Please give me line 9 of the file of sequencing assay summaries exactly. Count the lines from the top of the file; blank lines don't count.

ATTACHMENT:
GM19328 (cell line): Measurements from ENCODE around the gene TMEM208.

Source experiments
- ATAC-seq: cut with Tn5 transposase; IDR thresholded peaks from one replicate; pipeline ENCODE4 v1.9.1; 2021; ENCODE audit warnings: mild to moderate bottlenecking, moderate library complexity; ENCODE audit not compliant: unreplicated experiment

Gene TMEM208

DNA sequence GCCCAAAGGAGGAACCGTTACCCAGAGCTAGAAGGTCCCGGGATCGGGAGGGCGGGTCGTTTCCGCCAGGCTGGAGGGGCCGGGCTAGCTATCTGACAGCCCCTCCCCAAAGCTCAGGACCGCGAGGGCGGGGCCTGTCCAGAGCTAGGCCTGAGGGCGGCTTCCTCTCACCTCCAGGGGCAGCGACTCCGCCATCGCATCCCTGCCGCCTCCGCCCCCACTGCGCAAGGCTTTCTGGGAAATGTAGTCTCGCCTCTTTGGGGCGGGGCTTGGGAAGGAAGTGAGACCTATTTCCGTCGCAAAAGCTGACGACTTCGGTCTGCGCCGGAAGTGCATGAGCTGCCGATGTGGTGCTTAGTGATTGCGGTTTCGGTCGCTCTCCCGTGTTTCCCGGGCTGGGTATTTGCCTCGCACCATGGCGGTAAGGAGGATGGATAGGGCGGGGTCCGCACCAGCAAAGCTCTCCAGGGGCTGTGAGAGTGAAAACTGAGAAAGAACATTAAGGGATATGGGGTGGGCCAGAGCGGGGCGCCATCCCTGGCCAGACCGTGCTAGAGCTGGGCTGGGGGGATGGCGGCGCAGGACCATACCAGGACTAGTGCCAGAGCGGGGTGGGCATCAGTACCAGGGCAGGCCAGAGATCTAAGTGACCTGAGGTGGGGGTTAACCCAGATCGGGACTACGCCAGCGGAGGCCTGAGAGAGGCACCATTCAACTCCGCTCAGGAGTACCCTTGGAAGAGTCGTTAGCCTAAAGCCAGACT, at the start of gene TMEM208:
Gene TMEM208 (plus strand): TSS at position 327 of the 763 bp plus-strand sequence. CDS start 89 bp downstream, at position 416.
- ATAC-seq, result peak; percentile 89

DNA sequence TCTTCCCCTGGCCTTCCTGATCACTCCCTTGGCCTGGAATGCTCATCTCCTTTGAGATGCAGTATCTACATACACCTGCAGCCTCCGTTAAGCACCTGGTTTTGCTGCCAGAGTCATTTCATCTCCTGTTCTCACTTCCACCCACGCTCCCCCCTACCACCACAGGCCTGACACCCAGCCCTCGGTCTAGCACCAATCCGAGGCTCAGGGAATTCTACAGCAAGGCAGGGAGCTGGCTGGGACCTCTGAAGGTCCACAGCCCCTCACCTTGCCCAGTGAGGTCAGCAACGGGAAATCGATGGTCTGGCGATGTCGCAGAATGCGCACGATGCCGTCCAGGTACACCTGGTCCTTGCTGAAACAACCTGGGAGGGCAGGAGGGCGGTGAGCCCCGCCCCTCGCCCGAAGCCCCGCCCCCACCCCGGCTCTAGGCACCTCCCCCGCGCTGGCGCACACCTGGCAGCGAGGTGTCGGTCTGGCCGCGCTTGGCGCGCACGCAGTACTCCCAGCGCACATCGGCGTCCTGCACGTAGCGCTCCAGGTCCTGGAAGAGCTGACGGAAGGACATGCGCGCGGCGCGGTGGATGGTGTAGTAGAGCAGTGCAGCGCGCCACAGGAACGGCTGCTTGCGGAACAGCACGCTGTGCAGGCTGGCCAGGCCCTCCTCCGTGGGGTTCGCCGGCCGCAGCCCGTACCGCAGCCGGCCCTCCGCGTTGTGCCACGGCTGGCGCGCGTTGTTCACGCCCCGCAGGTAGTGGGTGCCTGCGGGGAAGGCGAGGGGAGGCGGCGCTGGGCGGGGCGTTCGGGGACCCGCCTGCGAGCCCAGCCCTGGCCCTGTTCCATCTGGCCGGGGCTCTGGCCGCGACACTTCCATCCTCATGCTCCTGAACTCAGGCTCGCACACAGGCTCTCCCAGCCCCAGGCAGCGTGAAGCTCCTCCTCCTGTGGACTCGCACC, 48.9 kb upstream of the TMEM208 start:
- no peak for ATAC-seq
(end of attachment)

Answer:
- no peak for ATAC-seq